Wednesday, September 10, 2014
Have just tried - Arran 17 years old
This makes Arran one of the youngest single malt whisky distilleries in Scotland. They released their first single malt whisky in 1998. The core range of whiskies is ever expanding and gaining recognition around the globe.. The distillery is located near the village of Lochranza on the isle of Arran, which lies between the Campbeltown peninsula and the west Lowland coast. It became the first legal distillery on the island since the 1840s and is one of Scotland's smaller distilleries with a production capacity of 750,000 litres per year.
This 17 years old expression is bottled at 46% ABV, is non chill-filtered and of natural colour. A bottle has a recommended price of £64.99 and is available from specialist whisky retailers and www.arranwhisky.com.
Our tasting notes
The colour is a deep golden yellow and the nose is fragrant and full of sweet aromas. There is an instant hit of crumbly brown sugar and intense malted barley. These are backed up by further aromas of fudge, sultanas and hints of maple syrup, cinnamon, candied orange peel and earthy ginger root.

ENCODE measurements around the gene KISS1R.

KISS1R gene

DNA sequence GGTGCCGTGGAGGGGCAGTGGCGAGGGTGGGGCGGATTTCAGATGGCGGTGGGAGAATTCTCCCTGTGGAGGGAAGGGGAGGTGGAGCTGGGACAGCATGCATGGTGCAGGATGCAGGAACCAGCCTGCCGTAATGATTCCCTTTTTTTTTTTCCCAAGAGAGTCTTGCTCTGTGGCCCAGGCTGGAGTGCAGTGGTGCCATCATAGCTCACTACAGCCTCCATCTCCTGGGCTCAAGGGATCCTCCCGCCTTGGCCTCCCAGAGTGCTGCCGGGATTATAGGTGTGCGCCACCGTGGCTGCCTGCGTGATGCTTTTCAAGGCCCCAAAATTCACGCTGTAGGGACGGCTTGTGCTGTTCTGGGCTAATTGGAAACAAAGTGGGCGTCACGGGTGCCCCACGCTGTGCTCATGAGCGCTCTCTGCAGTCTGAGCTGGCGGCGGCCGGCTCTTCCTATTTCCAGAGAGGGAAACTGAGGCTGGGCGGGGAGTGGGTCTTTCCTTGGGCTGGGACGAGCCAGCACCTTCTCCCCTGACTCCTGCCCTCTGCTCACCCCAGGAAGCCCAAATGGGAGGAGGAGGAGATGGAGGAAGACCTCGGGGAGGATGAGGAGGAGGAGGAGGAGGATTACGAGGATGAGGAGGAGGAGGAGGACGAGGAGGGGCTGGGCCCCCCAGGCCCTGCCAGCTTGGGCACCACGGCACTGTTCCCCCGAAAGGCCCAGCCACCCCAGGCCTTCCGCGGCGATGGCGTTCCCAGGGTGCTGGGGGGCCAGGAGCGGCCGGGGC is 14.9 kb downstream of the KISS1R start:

On the palate, this is initially warming and slightly bitter. This feeling is driven by notes of woody, earthy spices (think of cinnamon and ginger especially) and a distinct nuttiness (bitter almonds and hazelnuts in particular). Some much needed sweetness then begins to come through and redress the balance. There are delicious notes of honey, golden syrup, malty cereals, brown sugar and juicy sultanas. The combination with the wood spices and bitter characteristics is very pleasant. There are also hints of fresh apple, espresso coffee and that tangy candied orange from the nose.
The finish seems slightly short. The sweeter elements fade quickly to leave the drier, woodier and spicier notes. This leaves a mix of dried nuts, cinnamon and coffee grounds in the mouth, with just a hint of burnt oranges.
What's the verdict?
The is another good offering from the Isle of Arran Distillers. It is not the most complex of single malts, especially considering its age, but it has plenty of interesting characteristics and is very enjoyable to drink. It also seems to offer good value for money against other whiskies of a similar age.
Many of the new distilleries that have been founded recently or are about to start production would do well to follow Arran's model. They have not tried to 're-invent the wheel' but instead concentrated on producing good quality, easy drinking whiskies that can be enjoyed by beginners and more experienced consumers alike.